The band had coalesced into an octet: Danny Elfman on lead vocals; Steve Bartek on guitars; Richard Gibbs on keyboards; Kerry Hatch on bass; Johnny "Vatos" Hernandez on drums; and Leon Schneiderman, Sam "Sluggo" Phipps and Dale Turner on horns. Early success for the group came in 1980 with the song "Only a Lad" from the eponymous EP. The song aired frequently in Los Angeles on KROQ-FM and complemented the station's then-unusual new wave format. Although their sound was classified as new wave and was compared to Devo, Oingo Boingo defied easy categorization. Their use of exotic percussion, a three-piece horn section, unconventional scales and harmony and surrealistic imagery was an unusual combination.

Following regional success of "Only a Lad", the group released its first full length album, also titled Only a Lad (and featuring a new recording of the song), in 1981. Oingo Boingo also appeared in the 1981 film Longshot, performing their unreleased song "I've Got to Be Entertained". The band, recording for A&M Records, released albums in 1982 (Nothing to Fear) and 1983 (Good for Your Soul) that drew comparisons to Devo and later, Wall of Voodoo. At this point, new manager Mike Gormley, who had just left the position of VP of Publicity and Asst. to the Chairman of A&M, negotiated a release from the label and signed the band to MCA Records. The first release was officially a Danny Elfman solo record in 1984 (titled So-Lo); it was actually a group effort released under Elfman's name. Subsequently, the band would record under their own name for MCA.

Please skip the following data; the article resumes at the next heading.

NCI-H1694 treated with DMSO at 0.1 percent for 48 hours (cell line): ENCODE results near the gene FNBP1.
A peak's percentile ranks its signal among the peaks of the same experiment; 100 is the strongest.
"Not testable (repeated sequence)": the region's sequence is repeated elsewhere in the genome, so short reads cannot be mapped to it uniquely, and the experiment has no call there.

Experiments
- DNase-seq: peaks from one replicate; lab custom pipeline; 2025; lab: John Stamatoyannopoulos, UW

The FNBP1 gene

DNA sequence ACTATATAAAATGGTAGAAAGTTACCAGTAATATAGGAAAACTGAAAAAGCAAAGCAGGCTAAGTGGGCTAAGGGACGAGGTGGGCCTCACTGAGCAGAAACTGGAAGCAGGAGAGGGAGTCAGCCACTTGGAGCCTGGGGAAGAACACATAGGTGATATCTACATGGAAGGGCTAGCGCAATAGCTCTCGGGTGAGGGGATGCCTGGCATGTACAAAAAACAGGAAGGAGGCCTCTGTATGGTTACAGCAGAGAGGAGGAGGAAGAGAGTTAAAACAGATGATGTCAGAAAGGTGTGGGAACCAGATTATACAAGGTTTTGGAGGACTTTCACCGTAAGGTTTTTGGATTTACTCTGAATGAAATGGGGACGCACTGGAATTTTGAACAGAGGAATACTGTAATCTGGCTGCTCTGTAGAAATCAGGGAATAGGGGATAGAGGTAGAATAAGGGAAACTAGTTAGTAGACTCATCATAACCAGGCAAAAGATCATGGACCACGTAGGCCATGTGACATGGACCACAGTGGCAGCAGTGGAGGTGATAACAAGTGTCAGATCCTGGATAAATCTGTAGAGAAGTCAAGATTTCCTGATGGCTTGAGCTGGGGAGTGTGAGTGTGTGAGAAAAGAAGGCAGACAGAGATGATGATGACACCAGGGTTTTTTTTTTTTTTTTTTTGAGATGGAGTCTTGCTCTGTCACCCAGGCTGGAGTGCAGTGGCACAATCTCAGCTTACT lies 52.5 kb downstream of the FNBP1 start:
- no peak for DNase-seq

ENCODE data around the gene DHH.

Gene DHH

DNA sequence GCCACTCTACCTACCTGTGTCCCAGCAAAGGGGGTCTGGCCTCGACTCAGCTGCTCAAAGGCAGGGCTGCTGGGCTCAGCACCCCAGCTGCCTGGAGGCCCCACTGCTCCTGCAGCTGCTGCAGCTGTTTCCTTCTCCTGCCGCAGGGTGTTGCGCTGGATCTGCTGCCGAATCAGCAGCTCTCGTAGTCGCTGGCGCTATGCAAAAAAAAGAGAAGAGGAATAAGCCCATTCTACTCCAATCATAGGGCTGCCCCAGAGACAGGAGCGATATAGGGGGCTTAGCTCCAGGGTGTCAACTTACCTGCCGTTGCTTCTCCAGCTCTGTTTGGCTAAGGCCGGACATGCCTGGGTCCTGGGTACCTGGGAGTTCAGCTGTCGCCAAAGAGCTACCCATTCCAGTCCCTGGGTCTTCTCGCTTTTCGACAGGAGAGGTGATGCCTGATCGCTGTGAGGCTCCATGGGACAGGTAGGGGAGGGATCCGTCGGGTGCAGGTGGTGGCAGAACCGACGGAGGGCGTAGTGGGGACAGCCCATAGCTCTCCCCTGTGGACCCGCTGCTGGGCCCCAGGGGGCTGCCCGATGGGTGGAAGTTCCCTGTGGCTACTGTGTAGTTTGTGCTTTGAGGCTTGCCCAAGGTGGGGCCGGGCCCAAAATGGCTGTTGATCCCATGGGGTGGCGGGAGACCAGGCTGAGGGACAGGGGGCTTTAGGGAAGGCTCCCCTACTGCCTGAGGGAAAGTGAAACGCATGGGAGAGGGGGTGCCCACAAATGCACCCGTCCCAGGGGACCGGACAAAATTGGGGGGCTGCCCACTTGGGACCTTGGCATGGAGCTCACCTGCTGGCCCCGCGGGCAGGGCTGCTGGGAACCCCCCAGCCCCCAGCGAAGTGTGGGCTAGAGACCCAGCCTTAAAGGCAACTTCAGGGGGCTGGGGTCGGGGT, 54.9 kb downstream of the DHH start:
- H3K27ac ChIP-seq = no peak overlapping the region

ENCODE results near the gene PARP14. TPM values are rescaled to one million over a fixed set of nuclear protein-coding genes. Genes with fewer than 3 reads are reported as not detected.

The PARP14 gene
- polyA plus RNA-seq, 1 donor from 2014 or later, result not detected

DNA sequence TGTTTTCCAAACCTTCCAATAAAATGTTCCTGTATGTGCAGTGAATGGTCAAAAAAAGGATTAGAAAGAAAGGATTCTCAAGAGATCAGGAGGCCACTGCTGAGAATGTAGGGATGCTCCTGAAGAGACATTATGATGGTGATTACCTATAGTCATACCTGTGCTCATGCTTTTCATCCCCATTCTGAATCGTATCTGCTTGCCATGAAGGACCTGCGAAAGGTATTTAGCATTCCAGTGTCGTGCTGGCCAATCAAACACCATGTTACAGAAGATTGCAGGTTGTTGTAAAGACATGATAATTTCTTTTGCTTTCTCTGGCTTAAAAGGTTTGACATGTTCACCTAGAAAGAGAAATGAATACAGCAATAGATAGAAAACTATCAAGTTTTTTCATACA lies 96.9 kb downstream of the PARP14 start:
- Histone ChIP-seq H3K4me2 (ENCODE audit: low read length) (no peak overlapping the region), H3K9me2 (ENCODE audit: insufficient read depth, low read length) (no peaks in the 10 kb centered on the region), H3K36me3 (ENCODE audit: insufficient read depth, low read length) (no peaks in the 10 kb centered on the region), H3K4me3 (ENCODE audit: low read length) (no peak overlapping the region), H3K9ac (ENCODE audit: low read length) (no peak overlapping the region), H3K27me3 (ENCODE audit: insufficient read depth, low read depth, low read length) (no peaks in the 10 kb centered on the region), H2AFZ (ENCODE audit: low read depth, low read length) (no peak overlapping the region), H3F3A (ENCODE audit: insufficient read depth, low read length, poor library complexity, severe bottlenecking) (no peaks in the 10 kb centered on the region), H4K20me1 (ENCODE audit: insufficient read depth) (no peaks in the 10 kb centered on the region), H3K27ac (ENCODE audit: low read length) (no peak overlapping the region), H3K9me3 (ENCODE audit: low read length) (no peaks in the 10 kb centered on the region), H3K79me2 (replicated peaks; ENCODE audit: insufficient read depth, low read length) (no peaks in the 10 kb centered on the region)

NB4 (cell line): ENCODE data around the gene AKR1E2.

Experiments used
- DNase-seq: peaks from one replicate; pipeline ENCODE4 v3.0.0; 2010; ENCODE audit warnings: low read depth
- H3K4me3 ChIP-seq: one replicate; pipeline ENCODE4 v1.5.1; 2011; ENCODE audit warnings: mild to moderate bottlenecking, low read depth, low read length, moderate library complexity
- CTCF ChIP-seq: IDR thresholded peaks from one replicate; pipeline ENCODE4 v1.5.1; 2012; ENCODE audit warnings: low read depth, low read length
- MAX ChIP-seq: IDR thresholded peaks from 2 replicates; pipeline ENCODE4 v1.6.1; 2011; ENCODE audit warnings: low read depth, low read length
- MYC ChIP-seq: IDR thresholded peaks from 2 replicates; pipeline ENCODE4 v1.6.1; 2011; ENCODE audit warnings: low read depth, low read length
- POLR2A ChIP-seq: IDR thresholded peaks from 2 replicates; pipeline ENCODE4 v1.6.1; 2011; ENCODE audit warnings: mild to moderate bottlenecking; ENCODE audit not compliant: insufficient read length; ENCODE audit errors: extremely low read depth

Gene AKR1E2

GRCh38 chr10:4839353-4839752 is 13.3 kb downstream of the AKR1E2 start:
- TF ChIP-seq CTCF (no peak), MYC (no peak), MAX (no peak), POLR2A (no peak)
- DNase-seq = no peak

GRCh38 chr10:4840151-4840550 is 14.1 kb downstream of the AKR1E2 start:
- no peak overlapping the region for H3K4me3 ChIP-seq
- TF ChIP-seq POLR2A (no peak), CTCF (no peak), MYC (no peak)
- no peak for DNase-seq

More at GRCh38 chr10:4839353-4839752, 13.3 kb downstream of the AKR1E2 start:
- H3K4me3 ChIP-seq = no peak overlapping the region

MCA years (1985–1990)[edit]

With the move to MCA, the band made two personnel switches: Mike Bacich took over on keyboards from departing member Richard Gibbs, and John Avila replaced Kerry Hatch on bass. Oingo Boingo appeared in a number of soundtracks in the early to mid-1980s, including Fast Times at Ridgemont High, which features "Goodbye, Goodbye". Their best-known song, "Weird Science", was written for the John Hughes film of the same name, and was later included on their 1985 album Dead Man's Party.

Later, the band made an appearance playing their hit "Dead Man's Party" on stage in the film Back to School. In addition, they appeared in and performed several songs in the quirky 1984 Tom Hanks movie Bachelor Party, including "Who Do You Want to Be?", "Bachelor Party" and "Something Isn't Right". Then, starting with 1985's Pee-wee's Big Adventure, Danny Elfman began scoring major films with increasing frequency, including almost all of Tim Burton's films.